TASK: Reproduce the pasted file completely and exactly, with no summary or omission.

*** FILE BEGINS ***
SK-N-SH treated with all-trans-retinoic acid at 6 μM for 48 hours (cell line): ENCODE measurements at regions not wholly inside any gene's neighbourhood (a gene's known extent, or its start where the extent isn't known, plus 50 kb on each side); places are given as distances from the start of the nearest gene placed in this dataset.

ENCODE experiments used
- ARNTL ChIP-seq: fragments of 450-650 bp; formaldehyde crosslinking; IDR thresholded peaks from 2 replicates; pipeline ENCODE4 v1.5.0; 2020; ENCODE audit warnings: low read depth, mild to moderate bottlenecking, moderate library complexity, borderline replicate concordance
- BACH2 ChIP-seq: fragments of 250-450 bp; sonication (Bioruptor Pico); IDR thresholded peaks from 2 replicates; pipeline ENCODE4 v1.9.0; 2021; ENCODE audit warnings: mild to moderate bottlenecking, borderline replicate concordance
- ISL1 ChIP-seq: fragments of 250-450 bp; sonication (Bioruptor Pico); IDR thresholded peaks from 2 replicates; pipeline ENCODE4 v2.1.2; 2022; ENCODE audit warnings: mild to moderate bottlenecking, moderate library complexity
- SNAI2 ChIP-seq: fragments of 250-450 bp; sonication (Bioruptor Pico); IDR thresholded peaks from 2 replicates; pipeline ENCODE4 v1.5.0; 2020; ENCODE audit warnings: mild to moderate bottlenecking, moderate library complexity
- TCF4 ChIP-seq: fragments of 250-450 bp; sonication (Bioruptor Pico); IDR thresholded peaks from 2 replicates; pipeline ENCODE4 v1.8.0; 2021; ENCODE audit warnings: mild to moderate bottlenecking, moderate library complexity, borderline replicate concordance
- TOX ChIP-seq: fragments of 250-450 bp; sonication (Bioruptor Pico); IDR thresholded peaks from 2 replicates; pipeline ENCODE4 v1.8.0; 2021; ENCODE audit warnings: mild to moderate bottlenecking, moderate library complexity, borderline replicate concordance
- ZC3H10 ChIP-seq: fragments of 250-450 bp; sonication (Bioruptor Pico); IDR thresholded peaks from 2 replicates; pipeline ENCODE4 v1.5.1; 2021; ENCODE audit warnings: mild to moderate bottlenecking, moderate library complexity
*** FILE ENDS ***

SK-N-SH treated with all-trans-retinoic acid at 6 μM for 48 hours (cell line): ENCODE measurements at regions not wholly inside any gene's neighbourhood (a gene's known extent, or its start where the extent isn't known, plus 50 kb on each side); places are given as distances from the start of the nearest gene placed in this dataset.

ENCODE experiments used
- ARNTL ChIP-seq: fragments of 450-650 bp; formaldehyde crosslinking; IDR thresholded peaks from 2 replicates; pipeline ENCODE4 v1.5.0; 2020; ENCODE audit warnings: low read depth, mild to moderate bottlenecking, moderate library complexity, borderline replicate concordance
- BACH2 ChIP-seq: fragments of 250-450 bp; sonication (Bioruptor Pico); IDR thresholded peaks from 2 replicates; pipeline ENCODE4 v1.9.0; 2021; ENCODE audit warnings: mild to moderate bottlenecking, borderline replicate concordance
- ISL1 ChIP-seq: fragments of 250-450 bp; sonication (Bioruptor Pico); IDR thresholded peaks from 2 replicates; pipeline ENCODE4 v2.1.2; 2022; ENCODE audit warnings: mild to moderate bottlenecking, moderate library complexity
- SNAI2 ChIP-seq: fragments of 250-450 bp; sonication (Bioruptor Pico); IDR thresholded peaks from 2 replicates; pipeline ENCODE4 v1.5.0; 2020; ENCODE audit warnings: mild to moderate bottlenecking, moderate library complexity
- TCF4 ChIP-seq: fragments of 250-450 bp; sonication (Bioruptor Pico); IDR thresholded peaks from 2 replicates; pipeline ENCODE4 v1.8.0; 2021; ENCODE audit warnings: mild to moderate bottlenecking, moderate library complexity, borderline replicate concordance
- TOX ChIP-seq: fragments of 250-450 bp; sonication (Bioruptor Pico); IDR thresholded peaks from 2 replicates; pipeline ENCODE4 v1.8.0; 2021; ENCODE audit warnings: mild to moderate bottlenecking, moderate library complexity, borderline replicate concordance
- ZC3H10 ChIP-seq: fragments of 250-450 bp; sonication (Bioruptor Pico); IDR thresholded peaks from 2 replicates; pipeline ENCODE4 v1.5.1; 2021; ENCODE audit warnings: mild to moderate bottlenecking, moderate library complexity